Original features restored in home

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When Rebekah Henry purchased her house, which was built in 1911, she looked beyond its poor condition and recognized the potential charm.

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Rebekah Henry's Summerville home.  JACKIE RICCIARDI/STAFF
JACKIE RICCIARDI/STAFF
Rebekah Henry's Summerville home.
Meg Mirshak
Staff Writer
Twitter: @megmirshak
E-mail | 706-823-3228

The two-story house on Johns Road was divided into two rental apartments when Henry bought it in 2007.

She removed walls, eliminated the second upstairs kitchen and redid wiring to reveal the original beauty.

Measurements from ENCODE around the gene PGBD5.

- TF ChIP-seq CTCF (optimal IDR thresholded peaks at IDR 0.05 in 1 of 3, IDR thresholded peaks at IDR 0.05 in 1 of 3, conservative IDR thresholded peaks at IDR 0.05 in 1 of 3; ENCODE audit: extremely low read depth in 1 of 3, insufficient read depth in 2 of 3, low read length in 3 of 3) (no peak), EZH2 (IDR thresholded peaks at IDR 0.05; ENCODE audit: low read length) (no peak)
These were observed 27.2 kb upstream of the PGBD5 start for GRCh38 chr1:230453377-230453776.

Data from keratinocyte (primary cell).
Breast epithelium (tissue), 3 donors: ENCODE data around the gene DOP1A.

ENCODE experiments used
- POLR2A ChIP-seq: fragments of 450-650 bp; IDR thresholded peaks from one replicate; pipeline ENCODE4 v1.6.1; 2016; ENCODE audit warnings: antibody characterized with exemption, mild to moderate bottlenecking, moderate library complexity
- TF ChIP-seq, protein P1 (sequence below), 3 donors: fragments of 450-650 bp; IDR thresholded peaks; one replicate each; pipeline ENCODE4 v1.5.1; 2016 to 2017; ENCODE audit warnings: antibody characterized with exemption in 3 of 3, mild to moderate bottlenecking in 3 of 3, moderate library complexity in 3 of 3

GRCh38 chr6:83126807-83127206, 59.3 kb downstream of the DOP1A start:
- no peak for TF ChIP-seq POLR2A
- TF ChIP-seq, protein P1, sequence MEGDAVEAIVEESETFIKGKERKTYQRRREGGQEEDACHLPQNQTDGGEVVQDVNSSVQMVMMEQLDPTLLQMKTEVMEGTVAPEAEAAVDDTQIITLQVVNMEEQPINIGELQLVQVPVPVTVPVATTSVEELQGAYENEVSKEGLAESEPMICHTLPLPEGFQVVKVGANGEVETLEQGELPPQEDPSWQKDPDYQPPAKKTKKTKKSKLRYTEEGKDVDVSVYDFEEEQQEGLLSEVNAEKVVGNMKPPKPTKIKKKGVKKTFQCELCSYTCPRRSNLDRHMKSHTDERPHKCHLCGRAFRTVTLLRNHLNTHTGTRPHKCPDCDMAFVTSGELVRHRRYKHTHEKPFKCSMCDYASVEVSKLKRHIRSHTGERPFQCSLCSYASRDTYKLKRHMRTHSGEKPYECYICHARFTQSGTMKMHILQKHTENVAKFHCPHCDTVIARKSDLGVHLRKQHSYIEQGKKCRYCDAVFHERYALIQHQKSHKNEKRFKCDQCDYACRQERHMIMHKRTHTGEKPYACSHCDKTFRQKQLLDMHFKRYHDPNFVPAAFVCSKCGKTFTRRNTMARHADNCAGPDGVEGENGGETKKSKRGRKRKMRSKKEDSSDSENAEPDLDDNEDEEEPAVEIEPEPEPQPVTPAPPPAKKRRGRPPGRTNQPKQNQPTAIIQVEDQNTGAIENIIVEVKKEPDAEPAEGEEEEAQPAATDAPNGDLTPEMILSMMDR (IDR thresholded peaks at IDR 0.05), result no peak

She restored original pine wood floors, coffered ceilings and mantels. Unique built-in closets, shelves, drawers and cabinets add extra interest to the home.

Henry used yellow, cream and blue paints to enhance the abundance of natural light and create a bright living space. In the kitchen, she removed layers of linoleum floor tiling, designed new cabinets and changed the layout of appliances to maximize the space.

AT HOME WITH

Who: Rebekah Henry, the executive director of Gertrude Herbert Institute of Art

Where: Summerville neighborhood

The home: Four bedrooms, two baths, 2,000 square feet

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